Developing Smart Contracts

Welcome to the exciting world of smart contract development! This guide will let you get started writing Solidity contracts by going over the following:

About Solidity

We won’t cover language concepts such as syntax or keywords in this guide. For that, you’ll want to check out the following curated content, which feature great learning resources for both newcomers and experienced developers:

  • For a general overview of how Ethereum and smart contracts work, the official website hosts a Learn about Ethereum section with lots of beginner-friendly content.

  • If you’re new to the language, the official Solidity documentation is a good resource to have handy. Take a look at their security recommendations, which nicely go over the differences between blockchains and traditional software platforms.

  • These best practices are quite extensive, and include both proven patterns to learn from and known pitfalls to avoid.

  • The Ethernaut web-based game will have you look for subtle vulnerabilities in smart contracts as you advance through levels of increasing difficulty.

With that out of the way, let’s get started!

Setting up a Solidity Project

The first step in any project is to create a contracts directory, which is where we will store our Solidity source files (.sol). This is equivalent to the src directory you may be familiar with from other languages.

We can now write our first simple smart contract, called Box: it will let people store a value that can be later retrieved.

We will save this file as contracts/Box.sol. Each .sol file should have the code for a single contract, and be named after it.

// contracts/Box.sol
// SPDX-License-Identifier: MIT
pragma solidity ^0.6.0;


contract Box {
    uint256 private value;

    // Emitted when the stored value changes
    event ValueChanged(uint256 newValue);

    // Stores a new value in the contract
    function store(uint256 newValue) public {
        value = newValue;
        emit ValueChanged(newValue);
    }

    // Reads the last stored value
    function retrieve() public view returns (uint256) {
        return value;
    }
}

Compiling Solidity Source Code

The Ethereum Virtual Machine (EVM) cannot execute Solidity code directly: we first need to compile it into EVM bytecode.

To do so, we’ll use the OpenZeppelin command-line interface (CLI):

$ npm install --save-dev @openzeppelin/cli

The CLI is quite powerful, and it is the entry point to many exciting features (such as upgradeable smart contracts and interactive transactions!). We will come back to it often.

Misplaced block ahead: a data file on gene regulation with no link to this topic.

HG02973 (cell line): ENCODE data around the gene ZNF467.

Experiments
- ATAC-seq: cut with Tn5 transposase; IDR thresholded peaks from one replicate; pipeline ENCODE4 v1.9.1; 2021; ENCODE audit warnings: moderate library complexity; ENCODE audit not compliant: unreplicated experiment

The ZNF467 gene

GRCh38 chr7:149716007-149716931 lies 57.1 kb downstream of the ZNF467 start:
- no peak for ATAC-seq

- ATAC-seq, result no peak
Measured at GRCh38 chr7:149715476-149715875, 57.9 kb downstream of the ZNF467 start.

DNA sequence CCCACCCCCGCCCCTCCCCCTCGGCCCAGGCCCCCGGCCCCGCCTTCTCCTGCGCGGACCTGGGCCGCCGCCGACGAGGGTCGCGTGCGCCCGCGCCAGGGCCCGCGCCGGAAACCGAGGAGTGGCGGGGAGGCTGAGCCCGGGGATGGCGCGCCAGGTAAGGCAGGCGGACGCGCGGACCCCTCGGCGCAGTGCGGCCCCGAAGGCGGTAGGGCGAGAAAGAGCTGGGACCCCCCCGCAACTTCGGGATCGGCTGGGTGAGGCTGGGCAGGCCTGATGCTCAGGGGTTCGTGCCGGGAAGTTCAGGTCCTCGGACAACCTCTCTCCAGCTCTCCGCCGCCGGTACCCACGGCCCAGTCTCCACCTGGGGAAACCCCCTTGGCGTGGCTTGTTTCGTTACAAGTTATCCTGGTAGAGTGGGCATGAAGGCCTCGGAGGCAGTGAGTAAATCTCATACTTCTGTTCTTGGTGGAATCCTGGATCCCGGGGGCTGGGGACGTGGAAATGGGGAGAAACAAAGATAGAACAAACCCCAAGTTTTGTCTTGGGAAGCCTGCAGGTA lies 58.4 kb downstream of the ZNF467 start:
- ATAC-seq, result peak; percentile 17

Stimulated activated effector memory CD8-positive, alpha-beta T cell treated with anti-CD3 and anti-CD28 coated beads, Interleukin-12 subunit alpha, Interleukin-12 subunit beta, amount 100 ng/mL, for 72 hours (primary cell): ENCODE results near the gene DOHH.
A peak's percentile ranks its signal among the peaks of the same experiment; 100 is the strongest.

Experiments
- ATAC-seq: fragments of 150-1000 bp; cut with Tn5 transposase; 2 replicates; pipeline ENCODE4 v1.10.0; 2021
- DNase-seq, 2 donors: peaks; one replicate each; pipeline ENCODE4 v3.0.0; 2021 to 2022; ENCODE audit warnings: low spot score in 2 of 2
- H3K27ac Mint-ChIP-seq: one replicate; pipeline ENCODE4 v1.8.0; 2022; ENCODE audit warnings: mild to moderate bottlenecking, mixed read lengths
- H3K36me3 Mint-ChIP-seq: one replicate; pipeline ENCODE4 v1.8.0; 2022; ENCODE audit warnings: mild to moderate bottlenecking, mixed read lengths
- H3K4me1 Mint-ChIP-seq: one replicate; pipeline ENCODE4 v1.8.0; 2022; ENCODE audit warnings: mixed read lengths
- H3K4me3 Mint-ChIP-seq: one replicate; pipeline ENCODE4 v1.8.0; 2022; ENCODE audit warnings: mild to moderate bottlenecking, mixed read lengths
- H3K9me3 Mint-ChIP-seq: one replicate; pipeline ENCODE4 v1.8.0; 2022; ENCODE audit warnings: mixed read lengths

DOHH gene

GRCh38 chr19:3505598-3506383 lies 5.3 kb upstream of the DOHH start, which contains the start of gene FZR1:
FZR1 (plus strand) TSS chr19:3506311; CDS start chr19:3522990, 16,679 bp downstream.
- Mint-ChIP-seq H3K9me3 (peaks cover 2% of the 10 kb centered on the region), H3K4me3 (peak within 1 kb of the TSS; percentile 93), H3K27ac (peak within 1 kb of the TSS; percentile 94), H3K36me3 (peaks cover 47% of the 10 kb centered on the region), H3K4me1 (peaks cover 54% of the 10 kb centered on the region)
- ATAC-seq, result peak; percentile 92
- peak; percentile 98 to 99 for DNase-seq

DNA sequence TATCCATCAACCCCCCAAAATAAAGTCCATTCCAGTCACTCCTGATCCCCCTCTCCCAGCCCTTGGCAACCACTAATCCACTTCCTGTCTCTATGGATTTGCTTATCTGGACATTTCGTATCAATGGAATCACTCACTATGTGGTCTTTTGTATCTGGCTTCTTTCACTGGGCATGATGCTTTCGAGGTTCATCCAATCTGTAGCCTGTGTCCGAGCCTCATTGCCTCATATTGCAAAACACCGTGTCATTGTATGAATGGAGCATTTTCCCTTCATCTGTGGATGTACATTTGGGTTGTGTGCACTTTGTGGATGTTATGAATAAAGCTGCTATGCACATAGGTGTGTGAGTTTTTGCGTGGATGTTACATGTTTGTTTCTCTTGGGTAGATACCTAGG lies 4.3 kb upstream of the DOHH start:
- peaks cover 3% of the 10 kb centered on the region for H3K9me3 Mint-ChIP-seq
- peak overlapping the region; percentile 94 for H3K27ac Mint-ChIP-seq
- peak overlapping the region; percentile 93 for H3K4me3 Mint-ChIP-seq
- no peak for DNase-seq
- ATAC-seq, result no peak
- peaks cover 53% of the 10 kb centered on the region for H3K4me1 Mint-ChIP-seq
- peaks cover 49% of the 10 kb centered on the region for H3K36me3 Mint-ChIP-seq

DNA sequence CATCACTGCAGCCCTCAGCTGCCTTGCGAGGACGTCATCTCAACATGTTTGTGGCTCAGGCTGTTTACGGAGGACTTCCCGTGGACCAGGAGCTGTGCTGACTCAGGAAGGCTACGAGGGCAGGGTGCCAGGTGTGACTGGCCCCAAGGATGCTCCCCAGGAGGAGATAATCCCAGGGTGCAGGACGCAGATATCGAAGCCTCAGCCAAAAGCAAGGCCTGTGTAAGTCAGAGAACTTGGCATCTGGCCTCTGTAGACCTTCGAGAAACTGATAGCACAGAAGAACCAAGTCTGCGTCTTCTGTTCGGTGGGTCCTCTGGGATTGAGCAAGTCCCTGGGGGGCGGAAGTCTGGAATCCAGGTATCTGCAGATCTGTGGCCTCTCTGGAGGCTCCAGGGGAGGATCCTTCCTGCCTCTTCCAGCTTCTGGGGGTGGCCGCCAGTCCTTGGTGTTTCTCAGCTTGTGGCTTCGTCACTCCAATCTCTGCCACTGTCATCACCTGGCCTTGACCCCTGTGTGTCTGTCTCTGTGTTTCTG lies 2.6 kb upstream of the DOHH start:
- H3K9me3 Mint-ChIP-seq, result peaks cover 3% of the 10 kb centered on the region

For now however, let’s focus on compiling. This can be achieved by running a single command:

$ npx oz compile
If you’re unfamiliar with the npx command, check out our Node project setup guide.

The compile command will automatically look for all contracts in the contracts directory, and compile them using the Solidity compiler version that best suits your project.

You will notice a build/contracts directory was created: it holds the compiled artifacts (bytecode and metadata), which are .json files. It’s a good idea to add this directory to your .gitignore.

You can also configure your compilation, which includes choosing a compiler version and enabling optimizations, by passing arguments to the compile command:

$ npx oz compile --solc-version=0.6.7 --optimizer on

For detailed information on these options, refer to Compiling With the CLI.

Adding More Contracts

As your project grows, you will begin to create more contracts that interact with each other: each one should be stored in its own .sol file.

To see how this looks, let’s add a simple access control system to our Box contract: we will store an administrator address in a contract called Auth, and only let Box be used by those accounts that Auth allows.

Because the compiler will pick up all files in the contracts directory and subdirectories, you are free to organize your code as you see fit. Here, we’ll store the Auth contract in an access-control subdirectory:

// contracts/access-control/Auth.sol
// SPDX-License-Identifier: MIT
pragma solidity ^0.6.0;


contract Auth {
    address private administrator;

    constructor() public {
        // Make the deployer of the contract the administrator